Educational Articles

Cats + Parasites

  • One of the most common conditions affecting cats is allergy. An allergy occurs when the cat's immune system "overreacts" to foreign substances called allergens or antigens. Allergens and antigens are simply foreign proteins that the body's immune system tries to remove.

  • Atovaquone is given by mouth and is used off-label to treat protozoal infections. Give as directed. Side effects are uncommon but may include stomach upset or skin rash. Do not use in pets that are pregnant. If a negative reaction occurs, contact your veterinarian as soon as possible.

  • Azithromycin is given by mouth or injection and is used on and off-label to treat a variety of infections. Give as directed. Common side effects include stomach upset. Do not use in pets that are sensitive to macrolide antibiotics. If a negative reaction occurs, please call your veterinary office.

  • Capillaria is a small internal parasite, often less than half of a centimeter in length. They are closely related to intestinal worms, though they can live in a variety of locations within the body. Capillaria can affect both dogs and cats, although dogs are more frequently affected. Diagnosis can be difficult because the eggs of Capillaria are shed only on an intermittent basis. While the parasite is easily eliminated with a dewormer, your cat may require additional medications to decrease the inflammation associated with the infection.

  • Coccidiosis is an intestinal tract infection caused by a one-celled organism or protozoa called coccidia. In cats and dogs, most coccidia are of the genus called Isospora. Isospora felis and Isospora rivolta are the most common species of coccidia found in cats.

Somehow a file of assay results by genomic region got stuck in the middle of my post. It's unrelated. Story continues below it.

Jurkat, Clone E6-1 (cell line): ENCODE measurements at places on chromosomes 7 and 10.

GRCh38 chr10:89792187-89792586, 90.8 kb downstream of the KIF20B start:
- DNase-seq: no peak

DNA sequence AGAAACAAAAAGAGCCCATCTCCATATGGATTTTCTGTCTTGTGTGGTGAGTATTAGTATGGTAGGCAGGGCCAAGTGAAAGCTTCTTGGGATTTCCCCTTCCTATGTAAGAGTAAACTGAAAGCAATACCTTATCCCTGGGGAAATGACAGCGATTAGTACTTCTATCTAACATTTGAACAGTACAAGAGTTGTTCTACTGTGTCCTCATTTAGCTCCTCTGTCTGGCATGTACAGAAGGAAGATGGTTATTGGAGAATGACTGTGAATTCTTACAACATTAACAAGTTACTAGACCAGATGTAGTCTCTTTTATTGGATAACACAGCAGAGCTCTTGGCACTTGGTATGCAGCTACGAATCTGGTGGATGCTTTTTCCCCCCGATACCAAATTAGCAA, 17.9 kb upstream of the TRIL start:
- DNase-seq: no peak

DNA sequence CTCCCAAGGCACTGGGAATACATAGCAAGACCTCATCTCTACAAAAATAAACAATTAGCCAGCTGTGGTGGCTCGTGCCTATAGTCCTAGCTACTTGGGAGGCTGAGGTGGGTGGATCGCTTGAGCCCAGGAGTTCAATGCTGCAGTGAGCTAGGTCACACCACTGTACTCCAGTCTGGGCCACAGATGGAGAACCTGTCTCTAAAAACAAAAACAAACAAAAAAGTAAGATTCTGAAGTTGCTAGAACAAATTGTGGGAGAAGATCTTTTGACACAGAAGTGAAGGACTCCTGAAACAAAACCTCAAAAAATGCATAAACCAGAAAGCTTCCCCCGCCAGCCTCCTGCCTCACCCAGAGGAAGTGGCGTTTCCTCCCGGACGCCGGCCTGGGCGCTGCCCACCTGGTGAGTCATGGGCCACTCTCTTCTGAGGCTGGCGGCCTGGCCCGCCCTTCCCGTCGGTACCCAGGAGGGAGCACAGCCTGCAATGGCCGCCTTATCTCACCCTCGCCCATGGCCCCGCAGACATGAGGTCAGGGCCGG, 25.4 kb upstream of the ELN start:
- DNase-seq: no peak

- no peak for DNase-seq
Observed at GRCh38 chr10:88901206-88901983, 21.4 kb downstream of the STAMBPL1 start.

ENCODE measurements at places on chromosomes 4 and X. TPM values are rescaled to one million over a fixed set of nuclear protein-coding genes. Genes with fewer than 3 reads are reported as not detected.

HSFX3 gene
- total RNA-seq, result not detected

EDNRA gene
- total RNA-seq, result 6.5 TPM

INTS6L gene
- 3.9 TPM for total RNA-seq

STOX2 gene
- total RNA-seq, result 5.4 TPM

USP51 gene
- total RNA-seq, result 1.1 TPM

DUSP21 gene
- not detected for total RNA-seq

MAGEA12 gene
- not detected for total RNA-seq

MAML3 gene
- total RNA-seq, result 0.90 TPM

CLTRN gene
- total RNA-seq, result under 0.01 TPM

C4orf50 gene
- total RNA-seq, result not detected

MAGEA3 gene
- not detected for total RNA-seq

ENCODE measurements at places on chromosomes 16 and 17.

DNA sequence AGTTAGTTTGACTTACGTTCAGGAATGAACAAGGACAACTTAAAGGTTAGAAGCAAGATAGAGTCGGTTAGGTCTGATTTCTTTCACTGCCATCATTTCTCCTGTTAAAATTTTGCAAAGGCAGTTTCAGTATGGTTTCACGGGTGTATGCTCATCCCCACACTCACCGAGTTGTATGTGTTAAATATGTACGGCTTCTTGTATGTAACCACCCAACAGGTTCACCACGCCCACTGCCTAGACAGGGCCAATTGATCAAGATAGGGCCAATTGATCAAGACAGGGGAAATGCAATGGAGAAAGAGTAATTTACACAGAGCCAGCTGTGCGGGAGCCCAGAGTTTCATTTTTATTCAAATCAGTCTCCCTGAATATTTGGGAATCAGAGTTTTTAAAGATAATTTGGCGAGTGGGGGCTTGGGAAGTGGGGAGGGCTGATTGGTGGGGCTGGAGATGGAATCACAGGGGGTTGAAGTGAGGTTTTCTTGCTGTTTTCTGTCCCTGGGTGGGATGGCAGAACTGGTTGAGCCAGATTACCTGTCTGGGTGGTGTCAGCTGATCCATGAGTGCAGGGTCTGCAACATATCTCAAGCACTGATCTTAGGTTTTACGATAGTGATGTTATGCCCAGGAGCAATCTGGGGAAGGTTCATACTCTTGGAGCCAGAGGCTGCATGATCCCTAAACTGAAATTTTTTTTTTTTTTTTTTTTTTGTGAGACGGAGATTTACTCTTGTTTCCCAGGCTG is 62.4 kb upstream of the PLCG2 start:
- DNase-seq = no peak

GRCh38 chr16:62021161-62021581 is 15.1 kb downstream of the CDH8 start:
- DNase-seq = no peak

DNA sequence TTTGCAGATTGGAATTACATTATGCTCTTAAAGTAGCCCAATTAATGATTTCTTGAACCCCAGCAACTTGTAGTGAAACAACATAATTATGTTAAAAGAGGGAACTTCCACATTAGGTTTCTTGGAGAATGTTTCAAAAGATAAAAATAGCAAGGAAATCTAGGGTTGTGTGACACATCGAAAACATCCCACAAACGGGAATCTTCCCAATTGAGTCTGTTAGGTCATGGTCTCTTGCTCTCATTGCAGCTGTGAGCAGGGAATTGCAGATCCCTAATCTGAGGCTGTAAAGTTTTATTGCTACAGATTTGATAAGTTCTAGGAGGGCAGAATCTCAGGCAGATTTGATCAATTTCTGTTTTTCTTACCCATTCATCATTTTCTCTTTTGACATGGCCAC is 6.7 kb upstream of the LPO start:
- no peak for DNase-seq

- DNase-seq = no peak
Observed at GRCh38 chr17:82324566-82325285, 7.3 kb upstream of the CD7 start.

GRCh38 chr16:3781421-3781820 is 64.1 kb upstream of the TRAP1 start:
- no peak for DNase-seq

• Cuterebra is the genus or scientific family name of the North American rabbit or rodent botfly. Twenty-six species of Cuterebra are known to occur in the United States and Canada. Cuterebra larvae develop within the tissues of certain animal hosts, and during this phase of their life cycle, they are commonly referred to as 'warbles'.

  • Cytauxzoonosis is an often-fatal disease caused by a tick-borne protozoan parasite, typically found in bobcats. It is more commonly seen in the southern United States but is spreading with tick migration. It can cause anorexia, lethargy, respiratory difficulty, anemia, and jaundice. Diagnostic testing, treatment options, and preventives are described in this handout. This disease is not transmissible to dogs or humans.

  • The ear mite Otodectes cynotis is a surface mite that lives on cats, dogs, rabbits and ferrets. It is usually found in the ear canal but it can also live on the skin surface. The entire ear mite life cycle takes place on animals.

  • Esafoxolaner + eprinomectin + praziquantel is given topically on the skin to treat and protect against various internal and external parasites and prevent heartworm in cats. Side effects are rare but may include hair loss at the application site, gastrointestinal upset, skin reactions, or neurologic signs. Use caution in sick or underweight cats. If a negative reaction occurs, please call your veterinary office.

  • Demodicosis is a parasitic skin condition caused by Demodex mites. These microscopic mites can be found on the skin of all animals but, in some cases, they multiply to excessive levels and cause clinical signs. Signs vary depending on the species of mite involved, though generally involve hair loss, skin inflammation, and crusting. Demodex mites found on cats and dogs do not spread to humans.